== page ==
Oscar Montoya: A Colorado soccer product

Oscar Montoya: A Colorado soccer product

Oscar Montoya moved to Denver from Chihuahua, Mexico when he was 10. Now 22, Montoya is currently on trial with the Colorado Rapids in Commerce City. The crosstown trip from the Guadalajara Soccer Club of Denver to the training fields at Dick’s Sporting Goods Park went through Hawaii, Guadalajara, Monterrey, Germany, Dallas, Las Vegas, and Salt Lake City.

Rapids head coach Pablo Mastroeni first heard about Montoya on Monday morning. Montoya trained with the U-18s last Thursday, Friday, and Saturday, but he was redirected to the first team session on Monday.


Oscar Montoya settles the ball while Gabriel Torres turns and Director of Soccer Claudio López looks on. Photo by John Babiak.

“Technically, he’s been really good,” Mastroeni said after practice on Wednesday. “His movements have been really dynamic. His work rate is exceptional. He’s tactically aware. And he’s got a hunger to him. There are a lot of things going for him. Like I said to him, it’s about not allowing the level to drop. A lot of times, a player comes in for a day, and it’s all good, and pretty soon there’s a level of comfort. But after three days, Oscar definitely has not dropped his level. We understand he’s not in ideal shape, from a fitness perspective. All things being equal, he’s done well in the three days he’s taken part in our training sessions. He’s going to Vegas. We have two games. We have a game against UNLV as well, which will predominately be the guys on trial. So he’ll probably feature more in that game. I’m really excited about seeing him in a live match to see how it translates.”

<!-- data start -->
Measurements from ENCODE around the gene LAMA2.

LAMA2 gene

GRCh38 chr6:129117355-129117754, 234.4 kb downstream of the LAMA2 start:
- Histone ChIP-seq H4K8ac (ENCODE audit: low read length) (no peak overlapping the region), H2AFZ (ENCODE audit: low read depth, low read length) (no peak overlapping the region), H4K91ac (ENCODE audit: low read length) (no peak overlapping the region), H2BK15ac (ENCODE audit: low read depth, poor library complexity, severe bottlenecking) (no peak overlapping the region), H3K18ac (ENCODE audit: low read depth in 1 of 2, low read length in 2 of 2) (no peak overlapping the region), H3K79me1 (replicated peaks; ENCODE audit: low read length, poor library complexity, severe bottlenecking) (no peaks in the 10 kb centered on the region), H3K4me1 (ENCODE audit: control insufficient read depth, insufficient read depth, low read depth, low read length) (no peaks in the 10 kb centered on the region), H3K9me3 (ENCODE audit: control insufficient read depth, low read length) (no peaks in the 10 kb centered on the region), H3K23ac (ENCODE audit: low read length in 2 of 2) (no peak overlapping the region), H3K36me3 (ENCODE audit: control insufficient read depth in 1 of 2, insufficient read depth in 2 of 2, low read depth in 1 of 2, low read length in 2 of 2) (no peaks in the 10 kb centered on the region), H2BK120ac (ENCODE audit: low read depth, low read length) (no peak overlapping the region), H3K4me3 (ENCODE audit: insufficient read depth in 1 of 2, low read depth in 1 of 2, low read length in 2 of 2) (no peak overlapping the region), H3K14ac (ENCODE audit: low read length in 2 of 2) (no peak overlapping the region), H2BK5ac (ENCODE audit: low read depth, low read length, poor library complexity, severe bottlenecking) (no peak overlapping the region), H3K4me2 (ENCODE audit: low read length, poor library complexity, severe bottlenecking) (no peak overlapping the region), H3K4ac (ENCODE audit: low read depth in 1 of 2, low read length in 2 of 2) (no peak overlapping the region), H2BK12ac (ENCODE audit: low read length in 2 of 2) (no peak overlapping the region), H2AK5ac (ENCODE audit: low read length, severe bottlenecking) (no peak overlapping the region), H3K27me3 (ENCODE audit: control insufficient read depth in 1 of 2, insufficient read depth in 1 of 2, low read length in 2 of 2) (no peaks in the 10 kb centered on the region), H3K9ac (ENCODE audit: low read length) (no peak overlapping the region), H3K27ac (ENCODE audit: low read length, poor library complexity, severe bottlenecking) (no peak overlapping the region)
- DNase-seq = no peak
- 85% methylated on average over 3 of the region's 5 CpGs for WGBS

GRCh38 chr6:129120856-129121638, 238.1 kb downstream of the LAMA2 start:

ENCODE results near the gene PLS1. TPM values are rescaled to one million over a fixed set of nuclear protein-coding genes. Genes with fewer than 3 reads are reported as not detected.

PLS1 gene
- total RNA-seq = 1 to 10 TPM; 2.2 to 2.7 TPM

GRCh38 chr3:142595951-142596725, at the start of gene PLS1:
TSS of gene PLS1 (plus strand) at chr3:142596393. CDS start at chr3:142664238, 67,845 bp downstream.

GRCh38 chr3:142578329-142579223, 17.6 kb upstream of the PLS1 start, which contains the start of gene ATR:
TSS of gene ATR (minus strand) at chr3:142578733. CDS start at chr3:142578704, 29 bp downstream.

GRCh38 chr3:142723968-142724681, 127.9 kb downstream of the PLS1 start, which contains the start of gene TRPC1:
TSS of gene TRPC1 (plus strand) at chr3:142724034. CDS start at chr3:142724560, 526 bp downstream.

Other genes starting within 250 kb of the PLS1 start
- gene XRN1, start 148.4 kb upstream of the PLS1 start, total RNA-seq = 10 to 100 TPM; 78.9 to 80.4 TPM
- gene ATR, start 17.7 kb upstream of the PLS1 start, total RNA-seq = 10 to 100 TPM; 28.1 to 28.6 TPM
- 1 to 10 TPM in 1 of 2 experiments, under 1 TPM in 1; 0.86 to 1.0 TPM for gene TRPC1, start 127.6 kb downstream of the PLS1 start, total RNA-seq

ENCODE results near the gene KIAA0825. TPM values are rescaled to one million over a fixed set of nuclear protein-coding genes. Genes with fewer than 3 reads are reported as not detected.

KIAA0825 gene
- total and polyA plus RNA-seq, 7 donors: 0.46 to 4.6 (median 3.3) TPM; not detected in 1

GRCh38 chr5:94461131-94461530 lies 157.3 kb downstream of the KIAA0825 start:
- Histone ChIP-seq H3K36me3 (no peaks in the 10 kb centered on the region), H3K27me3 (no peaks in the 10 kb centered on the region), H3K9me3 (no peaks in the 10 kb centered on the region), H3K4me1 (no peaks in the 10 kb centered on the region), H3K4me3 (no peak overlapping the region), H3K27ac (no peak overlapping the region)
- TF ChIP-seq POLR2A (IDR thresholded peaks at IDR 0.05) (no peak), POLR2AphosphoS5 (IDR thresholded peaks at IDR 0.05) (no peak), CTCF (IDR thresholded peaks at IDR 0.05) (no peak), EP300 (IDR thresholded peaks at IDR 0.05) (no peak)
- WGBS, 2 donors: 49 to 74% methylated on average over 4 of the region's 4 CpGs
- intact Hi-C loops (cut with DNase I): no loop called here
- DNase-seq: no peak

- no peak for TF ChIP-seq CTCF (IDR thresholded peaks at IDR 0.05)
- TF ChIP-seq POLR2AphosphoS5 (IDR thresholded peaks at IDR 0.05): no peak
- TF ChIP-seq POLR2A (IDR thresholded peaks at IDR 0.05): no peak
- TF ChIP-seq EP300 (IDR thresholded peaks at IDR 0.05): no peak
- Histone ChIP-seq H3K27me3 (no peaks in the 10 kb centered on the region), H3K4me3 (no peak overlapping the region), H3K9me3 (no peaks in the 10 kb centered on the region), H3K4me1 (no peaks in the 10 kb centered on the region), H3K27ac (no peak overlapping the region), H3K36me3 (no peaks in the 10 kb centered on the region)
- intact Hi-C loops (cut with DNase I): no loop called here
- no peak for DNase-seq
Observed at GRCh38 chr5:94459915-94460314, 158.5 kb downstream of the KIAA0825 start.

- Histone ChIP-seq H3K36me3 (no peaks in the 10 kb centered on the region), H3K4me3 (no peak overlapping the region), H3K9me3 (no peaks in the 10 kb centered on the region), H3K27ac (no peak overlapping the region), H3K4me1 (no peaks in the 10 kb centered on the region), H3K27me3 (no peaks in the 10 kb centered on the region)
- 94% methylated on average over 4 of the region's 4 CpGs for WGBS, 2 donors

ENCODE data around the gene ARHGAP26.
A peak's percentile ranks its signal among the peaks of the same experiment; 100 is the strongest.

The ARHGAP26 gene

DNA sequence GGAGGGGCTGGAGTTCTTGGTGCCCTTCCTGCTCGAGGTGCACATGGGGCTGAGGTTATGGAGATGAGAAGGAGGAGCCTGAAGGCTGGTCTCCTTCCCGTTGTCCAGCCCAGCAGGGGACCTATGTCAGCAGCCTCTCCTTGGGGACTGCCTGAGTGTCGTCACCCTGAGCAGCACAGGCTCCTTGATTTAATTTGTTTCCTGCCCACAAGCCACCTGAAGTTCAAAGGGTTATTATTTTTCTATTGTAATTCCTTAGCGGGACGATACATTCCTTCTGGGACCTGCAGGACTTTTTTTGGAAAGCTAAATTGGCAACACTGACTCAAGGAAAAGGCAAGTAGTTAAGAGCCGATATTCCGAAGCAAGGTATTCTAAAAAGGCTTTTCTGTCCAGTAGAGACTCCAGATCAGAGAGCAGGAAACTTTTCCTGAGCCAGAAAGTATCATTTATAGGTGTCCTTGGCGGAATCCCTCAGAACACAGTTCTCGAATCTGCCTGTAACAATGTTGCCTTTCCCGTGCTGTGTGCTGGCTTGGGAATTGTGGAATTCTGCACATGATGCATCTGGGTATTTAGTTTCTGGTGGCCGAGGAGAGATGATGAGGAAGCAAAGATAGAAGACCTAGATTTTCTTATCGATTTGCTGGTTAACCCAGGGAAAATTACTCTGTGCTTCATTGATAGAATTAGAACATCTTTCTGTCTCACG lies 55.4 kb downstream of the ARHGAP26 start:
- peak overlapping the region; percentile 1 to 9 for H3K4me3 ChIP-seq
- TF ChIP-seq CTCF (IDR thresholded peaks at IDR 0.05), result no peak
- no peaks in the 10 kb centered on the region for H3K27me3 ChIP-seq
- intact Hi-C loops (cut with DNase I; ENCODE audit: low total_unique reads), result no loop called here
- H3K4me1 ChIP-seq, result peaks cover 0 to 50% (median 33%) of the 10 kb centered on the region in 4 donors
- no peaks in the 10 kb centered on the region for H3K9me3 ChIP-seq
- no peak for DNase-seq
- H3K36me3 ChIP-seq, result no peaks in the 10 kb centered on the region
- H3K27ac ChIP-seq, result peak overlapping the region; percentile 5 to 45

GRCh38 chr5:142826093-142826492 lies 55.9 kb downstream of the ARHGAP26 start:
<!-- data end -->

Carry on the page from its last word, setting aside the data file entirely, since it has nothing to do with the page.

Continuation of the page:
Although Mastroeni cautiously noted how trialists are extra pieces for his puzzle, he said, “I think he fits in here. He has a great mindset, great mentality.”

Montoya learned from Mexican ex-professionals who set the standard. David Campos, the founder of the Guadalajara Soccer Club of Denver and Alliance Sports Association, has helped guide Montoya from an average 12-year-old to an exceptional teenager and a disciplined young adult.